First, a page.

Stretched Life Span

By far, the most common time span for a corporate mobile device is 24 months. This contrasts with the average life span of a corporate PC, which has grown from three years to four years in many organizations. This also contradicts global trends overall (i.e., consumer and enterprise), where, through 2023, premium phones’ lifetimes will increase an average of 2.6 years to 2.8 years. Most users in mature markets and, increasingly, in emerging markets (e.g., China and Eastern Europe) already own a basic or premium phone with decent specs, and vendors struggle to provide good reasons to upgrade them more frequently. As a result, there is likely to be an opportunity to extend the life span of the mobile devices by approximately 33%. What is required is to purchase devices outright, buy them off a leasing contract at the end of term, or retain them in use after the installment payment plan has been complete and the organization owns the devices. Even though commercial 5G networks that require new devices are beginning to emerge, the actual business cases for 5G are specific, and there’s no indication of a potential need to dispose of 4G devices prematurely.

BYOD — No Stipends

BYOD programs often include financial compensation to users; however, 7% of survey respondents believe it would be better without it. In some markets, legislation affects this opportunity (see Note 1). BYOD provides a corporate channel to acquire personally owned devices, cut hardware costs to the user and motivate participation.

The principal argument behind the idea not to pay for hardware in any form is that enterprises rarely pay for home broadband any longer. Everyone is expected to have it as part of their lives as consumers. Users also use their home broadband for their corporate consumption at home, because it doesn’t increase the cost. It is argued that this logic extends also to mobile devices. That may be true, particularly for users who have grown up with a mobile device.

Clearly, in any case in which a personally owned device is used for corporate consumption, there must be a UEM client installed. This has the potential to be a sensitive issue. Consequently, it requires clarity around what such a client monitors to avoid concerns about personal integrity. Other users have only ever had a corporate device, and to take it away without compensation would be viewed as a deterioration in their financial package.

The easiest path here is to not include hardware for new hires. Several of the newer devices also have eSIM functionality that enables a corporate airtime plan to be added to their personal devices. However, this is a decision that must be taken jointly between HR, legal, finance, procurement and IT. If specific corporate applications are available on a specific OS, that must be taken into account in this use case. Although BYOD is often related to cost reduction efforts, such an objective is not always achieved. (For more on BYOD cost factors, see “How to Successfully Navigate the Hurdles of Global-Scale BYOD Implementations.”)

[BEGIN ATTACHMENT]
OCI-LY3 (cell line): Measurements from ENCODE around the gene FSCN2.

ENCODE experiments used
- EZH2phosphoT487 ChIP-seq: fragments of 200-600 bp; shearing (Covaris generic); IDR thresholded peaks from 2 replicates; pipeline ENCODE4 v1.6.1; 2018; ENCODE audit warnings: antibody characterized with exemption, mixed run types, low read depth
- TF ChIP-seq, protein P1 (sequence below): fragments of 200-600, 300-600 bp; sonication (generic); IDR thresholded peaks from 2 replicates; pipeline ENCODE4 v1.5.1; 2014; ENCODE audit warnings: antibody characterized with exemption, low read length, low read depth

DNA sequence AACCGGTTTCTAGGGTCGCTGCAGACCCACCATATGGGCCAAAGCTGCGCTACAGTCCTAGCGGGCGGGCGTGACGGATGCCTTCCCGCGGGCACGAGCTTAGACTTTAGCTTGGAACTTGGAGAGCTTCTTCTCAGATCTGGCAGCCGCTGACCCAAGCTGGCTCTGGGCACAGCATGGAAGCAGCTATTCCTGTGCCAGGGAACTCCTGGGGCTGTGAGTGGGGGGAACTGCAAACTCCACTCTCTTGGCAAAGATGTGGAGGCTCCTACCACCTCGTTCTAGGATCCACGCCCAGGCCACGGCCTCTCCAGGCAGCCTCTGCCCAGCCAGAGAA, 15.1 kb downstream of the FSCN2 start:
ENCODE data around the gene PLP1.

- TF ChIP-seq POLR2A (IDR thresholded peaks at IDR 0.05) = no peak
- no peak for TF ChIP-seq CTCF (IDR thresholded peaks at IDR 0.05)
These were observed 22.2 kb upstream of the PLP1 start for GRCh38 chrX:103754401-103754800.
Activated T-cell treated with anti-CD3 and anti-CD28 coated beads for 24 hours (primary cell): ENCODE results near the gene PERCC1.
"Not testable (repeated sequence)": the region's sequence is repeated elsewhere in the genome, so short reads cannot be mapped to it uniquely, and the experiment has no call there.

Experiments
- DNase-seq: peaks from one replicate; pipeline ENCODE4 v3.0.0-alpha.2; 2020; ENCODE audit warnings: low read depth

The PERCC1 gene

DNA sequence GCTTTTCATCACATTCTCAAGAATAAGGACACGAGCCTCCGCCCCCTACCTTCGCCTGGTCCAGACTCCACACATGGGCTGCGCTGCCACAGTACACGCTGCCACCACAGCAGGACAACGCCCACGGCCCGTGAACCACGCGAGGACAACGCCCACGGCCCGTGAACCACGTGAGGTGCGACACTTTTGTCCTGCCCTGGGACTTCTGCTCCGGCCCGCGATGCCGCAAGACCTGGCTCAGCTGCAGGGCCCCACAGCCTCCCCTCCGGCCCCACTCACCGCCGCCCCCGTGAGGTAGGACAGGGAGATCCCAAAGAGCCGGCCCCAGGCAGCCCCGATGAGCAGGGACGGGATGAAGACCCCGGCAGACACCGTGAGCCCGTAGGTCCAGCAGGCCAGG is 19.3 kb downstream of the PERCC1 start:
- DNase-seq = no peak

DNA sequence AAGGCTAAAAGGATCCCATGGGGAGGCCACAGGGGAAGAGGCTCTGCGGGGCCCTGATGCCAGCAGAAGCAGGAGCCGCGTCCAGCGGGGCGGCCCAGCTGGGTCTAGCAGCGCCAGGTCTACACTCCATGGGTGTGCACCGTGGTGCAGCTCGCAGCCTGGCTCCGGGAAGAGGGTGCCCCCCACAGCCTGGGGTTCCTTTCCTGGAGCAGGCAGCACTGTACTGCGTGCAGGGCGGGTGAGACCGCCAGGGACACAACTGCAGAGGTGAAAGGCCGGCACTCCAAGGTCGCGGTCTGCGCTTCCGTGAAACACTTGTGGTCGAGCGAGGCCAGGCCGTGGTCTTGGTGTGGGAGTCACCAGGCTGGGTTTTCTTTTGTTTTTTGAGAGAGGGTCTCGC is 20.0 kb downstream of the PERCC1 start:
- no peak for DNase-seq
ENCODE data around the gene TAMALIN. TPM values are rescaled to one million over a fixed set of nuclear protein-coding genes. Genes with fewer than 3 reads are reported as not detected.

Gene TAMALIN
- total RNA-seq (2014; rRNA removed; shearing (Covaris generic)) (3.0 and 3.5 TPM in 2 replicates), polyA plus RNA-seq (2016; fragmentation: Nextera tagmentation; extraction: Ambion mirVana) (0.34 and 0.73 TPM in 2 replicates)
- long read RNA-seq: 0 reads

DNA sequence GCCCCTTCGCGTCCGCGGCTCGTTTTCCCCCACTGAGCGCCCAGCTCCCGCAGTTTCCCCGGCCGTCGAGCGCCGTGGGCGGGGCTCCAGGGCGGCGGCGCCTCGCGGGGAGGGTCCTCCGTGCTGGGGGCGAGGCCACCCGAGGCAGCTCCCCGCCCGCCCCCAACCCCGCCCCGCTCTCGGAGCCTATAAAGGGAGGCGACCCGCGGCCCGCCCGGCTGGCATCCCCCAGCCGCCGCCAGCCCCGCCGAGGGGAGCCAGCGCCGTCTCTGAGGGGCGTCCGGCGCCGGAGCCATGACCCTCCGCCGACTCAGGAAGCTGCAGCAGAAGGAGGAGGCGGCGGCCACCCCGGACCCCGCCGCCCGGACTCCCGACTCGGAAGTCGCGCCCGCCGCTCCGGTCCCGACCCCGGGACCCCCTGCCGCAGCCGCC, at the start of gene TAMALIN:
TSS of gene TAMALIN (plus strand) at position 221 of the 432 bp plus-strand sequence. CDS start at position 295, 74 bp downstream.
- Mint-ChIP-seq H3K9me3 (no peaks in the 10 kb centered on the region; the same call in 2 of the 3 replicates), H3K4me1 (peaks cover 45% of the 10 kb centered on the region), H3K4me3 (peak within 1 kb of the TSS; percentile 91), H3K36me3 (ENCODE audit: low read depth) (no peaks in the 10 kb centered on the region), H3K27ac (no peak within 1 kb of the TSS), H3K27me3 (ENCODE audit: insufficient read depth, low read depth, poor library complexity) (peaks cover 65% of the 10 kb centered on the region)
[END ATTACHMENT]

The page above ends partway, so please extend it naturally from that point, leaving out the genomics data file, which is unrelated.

Secondhand Devices

In 4Q18, the average cost of a premium mobile device was $650 (see “Market Share: PC, Ultramobile and Mobile Phone ASPs, 4Q18 Update”). The use of preowned or secondhand devices could reduce this cost by some 50%. The overall life span for such a device may not be much longer than 24 months. However, if that equates to the expected life span of the mobile device, then it is a realistic option and is available in geographies such as the U.S., the U.K. and, soon, in Australia. Providers include companies that lease the devices to carriers or managed mobility providers, and, on occasion, the carriers themselves. For some users, it may be surprising, and even challenging, to accept that they are now being issued a secondhand device. In reality, the quality of such devices is usually good, and it can be difficult to distinguish such devices from new ones.


1 “Survey Analysis: Top Trends for Managed Communications Services”

Results presented are based on a Gartner study to understand the end-user buying behaviors of managed communication services, primarily across the communication service families of mobility, networking, machine-to-machine (M2M), TEM and multisourcing service integration (MSI). The primary research was conducted online from June 2018 to July 2018, among 430 respondents in the U.S., the U.K., India and China. Of these, 277 were asked questions based on their MMS implementations.

Organizations were screened to have at least 1,000 employees (large and global organizations). They should have already implemented managed services for at least two of the five communication service families, and sourced them to vendors. Respondents were required to hold a manager or higher designation in roles that are completely IT-focused or an equal mix of IT and business. They were also required to be responsible for managed service decision making by being at least a member of such a group in their organization. The study was developed collaboratively by Gartner analysts who follow communication service providers (CSPs) and the Primary Research team.

Disclaimer:Total or overall results do not represent “global” findings or the market as a whole, but reflect the sentiment of the respondents and companies surveyed, as well as Gartner interactions with clients.